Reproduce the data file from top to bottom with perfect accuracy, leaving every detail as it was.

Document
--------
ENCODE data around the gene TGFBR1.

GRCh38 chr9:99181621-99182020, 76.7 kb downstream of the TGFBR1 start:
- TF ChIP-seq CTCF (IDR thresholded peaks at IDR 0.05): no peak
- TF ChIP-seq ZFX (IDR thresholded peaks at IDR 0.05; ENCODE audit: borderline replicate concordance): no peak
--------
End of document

ENCODE data around the gene TGFBR1.

GRCh38 chr9:99181621-99182020, 76.7 kb downstream of the TGFBR1 start:
- TF ChIP-seq CTCF (IDR thresholded peaks at IDR 0.05): no peak
- TF ChIP-seq ZFX (IDR thresholded peaks at IDR 0.05; ENCODE audit: borderline replicate concordance): no peak